I love teaching art, I really do.
And I love my students. But they don’t always love me.
In fact, sometimes they hate me.
Not because I’m overly critical; I actually do my best to be kind and supportive. It’s something else entirely.
Most art teachers give demonstrations for their classes. Anyone who’s seen one knows they can be wonderful to watch–the best of them can be like great performances. The artist/teacher paints and the students watch as a blank canvas magically comes to life. There’s even a little applause at the end.
One reason I’ve never done a painting demo is that they frighten me to death. That roomful of eyes watching my every move makes it difficult to concentrate and impossible to do anything great.
The other reason is that painting is, for me, the most private of activities, so working in front of an audience feels about as natural as sleeping in front of one.
Over time, I discovered a method that was both comfortable for me and valuable to my students. They don’t watch while I paint.
I watch them.
The students perform and I become the audience, circling the studio, noting their work, their body language, focus and attention–even the way they breathe. Which they sometimes forget to do.
All the while giving equal attention to the subject they should be looking at but usually aren’t, at least not enough.
Which brings me to why I am so disliked.
It’s the maddening habit I have of resolving, with a single brushstroke or comment, a painting problem that they’ve struggled with for an hour. And making it look easy in the process.
No, I don’t claim to be better, smarter, or more talented than anyone else.
Only observant, a little lazy, but mostly,
free from the distraction of an unfinished canvas.
Observing while painting
is like listening while speaking.
How many great listeners do you know? I happen to know just one.
Most people talk more than they listen, as most artists paint more than they observe. You can’t do both at the same time.
Observing is like listening with your eyes, but you have to be silent for a moment (i.e. stop working), and look, the longer the better.
The problems creep in when your artwork consumes most of your attention.
The moment your eyes move away from your subject and onto your art, you’re basically painting from memory. If the memory is a second or two old, no big deal, but if it’s a minute or more then you’re basically making stuff up.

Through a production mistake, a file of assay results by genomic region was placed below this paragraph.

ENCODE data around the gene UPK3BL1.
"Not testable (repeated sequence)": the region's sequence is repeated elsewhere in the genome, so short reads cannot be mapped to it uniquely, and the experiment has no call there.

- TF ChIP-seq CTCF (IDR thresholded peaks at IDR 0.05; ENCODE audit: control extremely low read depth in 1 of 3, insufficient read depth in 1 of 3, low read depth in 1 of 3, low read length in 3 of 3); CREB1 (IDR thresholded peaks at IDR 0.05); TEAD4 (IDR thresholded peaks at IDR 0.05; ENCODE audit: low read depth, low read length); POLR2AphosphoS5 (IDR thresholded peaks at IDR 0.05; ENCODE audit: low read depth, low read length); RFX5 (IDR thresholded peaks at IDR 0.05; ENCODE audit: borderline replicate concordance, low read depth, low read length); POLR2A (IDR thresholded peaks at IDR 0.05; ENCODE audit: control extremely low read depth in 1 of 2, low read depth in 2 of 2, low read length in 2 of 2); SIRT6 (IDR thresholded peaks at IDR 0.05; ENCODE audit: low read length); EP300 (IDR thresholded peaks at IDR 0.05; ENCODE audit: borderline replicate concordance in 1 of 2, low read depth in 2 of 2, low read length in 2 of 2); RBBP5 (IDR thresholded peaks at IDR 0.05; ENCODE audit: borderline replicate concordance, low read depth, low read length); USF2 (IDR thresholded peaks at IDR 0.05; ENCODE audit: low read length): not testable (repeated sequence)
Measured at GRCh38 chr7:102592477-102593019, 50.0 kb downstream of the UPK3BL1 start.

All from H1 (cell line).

So what’s wrong with visual memory?
Nothing, but it’s bland.
The mind has this peculiar way of smoothing things over, straightening things out, and making forms more perfect and symmetrical than they are. All those wonderful little idiosyncrasies, the odd twists and turns that give things their character and visual truth, are lost when we rely too much on memory.
What about technique?
Good technique is essential. But while technique impresses, observation connects.
The difference between a great technician and a great eye is in the response, “Your work is beautiful”, vs. “I feel like I’m there!”
An artist’s vision is more like physical health than, say, the ability to ride a bike. Maintain it or it will decline, usually before you realize it.
We need to stretch our seeing skills, all the time, to keep them ahead of our technical skills. When the opposite happens and technique takes over (a problem that can haunt mid-career painters especially) vision weakens and the work starts to look artificial.
Creativity as Self-Creation
This advice will sound dry to anyone coming to art as a pathway to self-expression and creativity. It may even be a letdown. We don’t want medicine, we want a delicious meal.
But think of creativity as an act of self-creation more than the production of anything tangible.
Use your imagination to find new and exciting tools that increase your visual power.
The habit I picked up, as a student, of turning the painting to the wall and looking at the subject for as long as possible, has made a world of difference in the work.
So has trying to draw hundreds of perfect charcoal lines, freehand on scrap paper, as an exercise in hand control. I still do both each day.
Logging in endless hours is nowhere as effective as shaking up your routine.
Forget about what everyone else is doing. Forget about how people respond to your work, whether it will sell, and forget about your age if that’s a concern.
Instead, keep searching, be experimental, and remember, your most important creation is the artist, who creates the art.